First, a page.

Something special and worthy of note has been happening at the management end of health care. Quality measures for performance aren’t being stuck away on some dusty unused webpage. They’re being used to change the way doctors and hospitals are reimbursed and to change both provider and consumer behavior. “It’s a revolution I have seen in my own lifetime,” says Shoshanna Sofaer, a professor of health-care policy and evaluation at Baruch College in New York.
The attempt to measure quality in health care isn’t new. It’s a decades-old phenomenon, driven by the demands of the private sector as well as Medicaid and Medicare. But widespread fears about escalating health-care costs have given the movement an adrenalin-laced booster shot.
In Minnesota, for example, a plan is in the works to tie the public reporting of health quality measures to payment reform, with hospital-based physician clinics compared on their relative performance ratings in quality and costs. Reimbursement -- and consumer cost-sharing -- will be based on which categories physicians are in. A clinic with high performance and low cost will be reimbursed at a higher level -- and cost consumers less -- than one with lower performance and higher costs.
The integration of both quality and expense is critical. According to a recent study from the Agency for Healthcare Research and Quality (AHRQ), when consumers only know how much a particular medical intervention costs, they tend to pick the higher-priced one on the false belief that it must be better. This is much like those old Consumer Reports ads in which customers, when they knew nothing about a vacuum’s ability to suck up dust, picked the higher-priced of two appliances. Consumer Reports was supposed to fill that information hole, so people could save money and still have super-clean floors. This is just the way quality measures can benefit the health-care arena.
Measures can sometimes be used effectively to help specific physicians improve outcomes. Jack Meyer, a professor with the University of Maryland, describes how the chief of surgery in one hospital worked with a heart surgeon to help him see that his bypass operations took longer than those performed by other doctors in the hospital. This presented a potential danger to patients. “The surgeon didn’t know he was out of line,” says Meyer. It also mattered that the information was delivered by the appropriate party. “If the CFO had come in and gotten in the face of the surgeon,” Meyer says, “there would have been a blowup. But it’s different if the chief of surgery comes in and says, ‘Did you know you’re an outlier? Let’s see if we can work together to improve.’”
A key difference between performance measures developed for health care and for other government topics is their consistency from place to place. These shared measures come from the work of the National Quality Forum (NQF), which was set up about 10 years ago as a private standard-setting body. The forum doesn’t create measures, but it carefully researches and vets them. About 85 percent of measures used in federal programs are NQF measures. In Minnesota, it’s estimated that about 75 percent of the measures used are NQF endorsed. “We need standardized measures so that you have apples-to-apples comparisons,” says Janet Corrigan, outgoing president and CEO of NQF. She says her organization’s work helps set priorities and reduces the data production and reporting burden on providers.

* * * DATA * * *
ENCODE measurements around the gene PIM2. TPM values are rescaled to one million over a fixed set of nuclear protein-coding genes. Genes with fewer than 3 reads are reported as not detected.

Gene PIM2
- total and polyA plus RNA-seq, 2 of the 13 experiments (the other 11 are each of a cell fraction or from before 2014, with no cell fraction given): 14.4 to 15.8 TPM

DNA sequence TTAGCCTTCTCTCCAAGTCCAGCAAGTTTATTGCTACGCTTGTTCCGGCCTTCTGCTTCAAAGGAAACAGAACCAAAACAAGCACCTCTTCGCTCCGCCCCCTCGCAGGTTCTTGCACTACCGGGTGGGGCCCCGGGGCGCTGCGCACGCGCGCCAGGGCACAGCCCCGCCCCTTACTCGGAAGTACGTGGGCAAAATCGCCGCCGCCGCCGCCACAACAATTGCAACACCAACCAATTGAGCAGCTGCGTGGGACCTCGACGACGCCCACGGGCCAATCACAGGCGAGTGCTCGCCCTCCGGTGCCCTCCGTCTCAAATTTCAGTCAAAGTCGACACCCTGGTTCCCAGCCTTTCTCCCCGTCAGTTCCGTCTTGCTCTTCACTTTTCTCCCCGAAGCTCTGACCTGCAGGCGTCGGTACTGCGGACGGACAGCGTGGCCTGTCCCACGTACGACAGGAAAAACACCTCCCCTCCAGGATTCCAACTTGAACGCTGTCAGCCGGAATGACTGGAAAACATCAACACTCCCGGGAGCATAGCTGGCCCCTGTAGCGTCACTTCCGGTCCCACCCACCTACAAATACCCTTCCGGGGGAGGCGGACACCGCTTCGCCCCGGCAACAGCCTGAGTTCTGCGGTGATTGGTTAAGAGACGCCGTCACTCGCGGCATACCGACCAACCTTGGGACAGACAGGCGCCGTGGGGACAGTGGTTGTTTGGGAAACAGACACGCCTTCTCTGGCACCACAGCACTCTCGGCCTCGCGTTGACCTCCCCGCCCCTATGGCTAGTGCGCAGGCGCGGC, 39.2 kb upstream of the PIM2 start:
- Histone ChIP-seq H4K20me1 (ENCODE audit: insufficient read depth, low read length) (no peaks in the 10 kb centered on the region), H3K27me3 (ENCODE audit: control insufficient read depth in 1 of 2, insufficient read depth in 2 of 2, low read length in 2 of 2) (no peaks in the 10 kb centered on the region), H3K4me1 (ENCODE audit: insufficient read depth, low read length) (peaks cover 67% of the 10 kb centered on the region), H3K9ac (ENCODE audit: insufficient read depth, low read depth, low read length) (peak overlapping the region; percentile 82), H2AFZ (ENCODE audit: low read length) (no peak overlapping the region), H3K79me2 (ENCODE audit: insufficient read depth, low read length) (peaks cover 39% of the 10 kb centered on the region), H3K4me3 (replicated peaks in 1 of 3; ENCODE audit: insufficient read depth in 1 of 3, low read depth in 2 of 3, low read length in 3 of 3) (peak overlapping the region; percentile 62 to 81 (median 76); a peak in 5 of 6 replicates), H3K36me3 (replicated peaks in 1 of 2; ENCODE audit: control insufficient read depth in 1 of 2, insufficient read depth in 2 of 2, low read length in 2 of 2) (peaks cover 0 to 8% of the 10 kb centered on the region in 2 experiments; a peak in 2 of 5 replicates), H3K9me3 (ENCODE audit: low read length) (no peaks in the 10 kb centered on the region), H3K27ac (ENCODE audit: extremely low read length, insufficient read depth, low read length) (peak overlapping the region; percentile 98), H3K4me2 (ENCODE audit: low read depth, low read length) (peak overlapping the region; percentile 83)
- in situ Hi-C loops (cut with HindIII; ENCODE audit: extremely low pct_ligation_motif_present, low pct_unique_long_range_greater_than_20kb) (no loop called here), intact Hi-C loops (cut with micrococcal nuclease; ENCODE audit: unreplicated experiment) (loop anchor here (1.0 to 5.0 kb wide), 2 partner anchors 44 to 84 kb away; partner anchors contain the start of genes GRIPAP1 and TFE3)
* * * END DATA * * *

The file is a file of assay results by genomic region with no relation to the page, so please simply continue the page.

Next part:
While there continues to be debate about how much quality measures can contribute to lower costs and improved performance, some of the impact of publicly reported health-care data has been striking. Reporting of central line-associated blood stream infections, for example, along with an aggressive campaign to improve practices, helped lead to a 63 percent drop in infection rates among U.S. intensive care patients between 2001 and 2009, according to Centers for Disease Control and Prevention data. Similarly, a study in Wisconsin found that low-scoring health-care organizations that participated in reporting publicly on their performance improved measurably over time.
To be sure, there’s still room for improvement. Available outcomes -- like hospital readmission, mortality rates or patient satisfaction information -- only get part of the way. Follow-up information is wanting. If you’re looking at a total knee replacement, for example, it’s good to know what the patient’s experience with that knee is in a few years. Information on how someone is functioning after medical procedures or how health care affected their quality of life is still hard to come by.
What’s more, some providers continue to push back, complaining that the data often aren’t good enough, the comparisons may not be fair and that public reporting can compromise the doctor-patient relationship. “The challenge is that for every service provider group, you have to fight the battles that you thought you won years ago,” says Stefan Gildemeister, state health economist in the Minnesota Department of Health.
Then there are the consumers. A series of reports was prepared for AHRQ in 2010 on the many challenges of getting consumers to pay attention to health quality measures, which are often technical and complex. As one of the reports observed, relatively few consumers have “used comparative measures” to make health-care choices. “There’s a disconnect with people’s likely use of measures and what measures are there,” says Baruch College’s Sofaer, a co-author of that report.
That’s unfortunate. But even though there’s lots of work to be done, clear progress is being made on this front. What’s more, the advances being made with performance measures in health care can and should be replicated in many other government endeavors. Let’s keep our fingers crossed.
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